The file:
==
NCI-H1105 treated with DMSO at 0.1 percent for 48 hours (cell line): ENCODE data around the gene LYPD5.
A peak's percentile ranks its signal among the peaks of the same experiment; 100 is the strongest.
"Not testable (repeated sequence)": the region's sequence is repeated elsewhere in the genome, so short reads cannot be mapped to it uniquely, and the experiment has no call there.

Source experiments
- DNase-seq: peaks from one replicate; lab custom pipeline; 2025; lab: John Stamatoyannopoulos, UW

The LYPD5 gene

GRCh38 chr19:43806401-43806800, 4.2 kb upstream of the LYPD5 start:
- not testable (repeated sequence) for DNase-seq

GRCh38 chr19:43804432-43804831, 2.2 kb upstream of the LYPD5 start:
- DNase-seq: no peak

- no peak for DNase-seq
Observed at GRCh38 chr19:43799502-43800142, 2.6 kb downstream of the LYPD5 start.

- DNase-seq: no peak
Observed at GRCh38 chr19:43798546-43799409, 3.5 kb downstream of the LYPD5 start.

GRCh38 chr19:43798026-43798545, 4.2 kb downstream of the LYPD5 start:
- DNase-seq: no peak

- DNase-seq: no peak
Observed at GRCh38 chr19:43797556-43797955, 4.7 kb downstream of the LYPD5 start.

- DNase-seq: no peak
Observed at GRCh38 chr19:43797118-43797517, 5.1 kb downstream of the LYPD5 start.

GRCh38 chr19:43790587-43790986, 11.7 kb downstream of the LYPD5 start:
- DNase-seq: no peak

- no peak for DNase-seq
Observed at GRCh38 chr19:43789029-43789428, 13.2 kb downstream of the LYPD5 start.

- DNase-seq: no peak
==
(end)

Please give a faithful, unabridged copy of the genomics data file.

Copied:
NCI-H1105 treated with DMSO at 0.1 percent for 48 hours (cell line): ENCODE data around the gene LYPD5.
A peak's percentile ranks its signal among the peaks of the same experiment; 100 is the strongest.
"Not testable (repeated sequence)": the region's sequence is repeated elsewhere in the genome, so short reads cannot be mapped to it uniquely, and the experiment has no call there.

Source experiments
- DNase-seq: peaks from one replicate; lab custom pipeline; 2025; lab: John Stamatoyannopoulos, UW

The LYPD5 gene

GRCh38 chr19:43806401-43806800, 4.2 kb upstream of the LYPD5 start:
- not testable (repeated sequence) for DNase-seq

GRCh38 chr19:43804432-43804831, 2.2 kb upstream of the LYPD5 start:
- DNase-seq: no peak

- no peak for DNase-seq
Observed at GRCh38 chr19:43799502-43800142, 2.6 kb downstream of the LYPD5 start.

- DNase-seq: no peak
Observed at GRCh38 chr19:43798546-43799409, 3.5 kb downstream of the LYPD5 start.

GRCh38 chr19:43798026-43798545, 4.2 kb downstream of the LYPD5 start:
- DNase-seq: no peak

- DNase-seq: no peak
Observed at GRCh38 chr19:43797556-43797955, 4.7 kb downstream of the LYPD5 start.

- DNase-seq: no peak
Observed at GRCh38 chr19:43797118-43797517, 5.1 kb downstream of the LYPD5 start.

GRCh38 chr19:43790587-43790986, 11.7 kb downstream of the LYPD5 start:
- DNase-seq: no peak

- no peak for DNase-seq
Observed at GRCh38 chr19:43789029-43789428, 13.2 kb downstream of the LYPD5 start.

- DNase-seq: no peak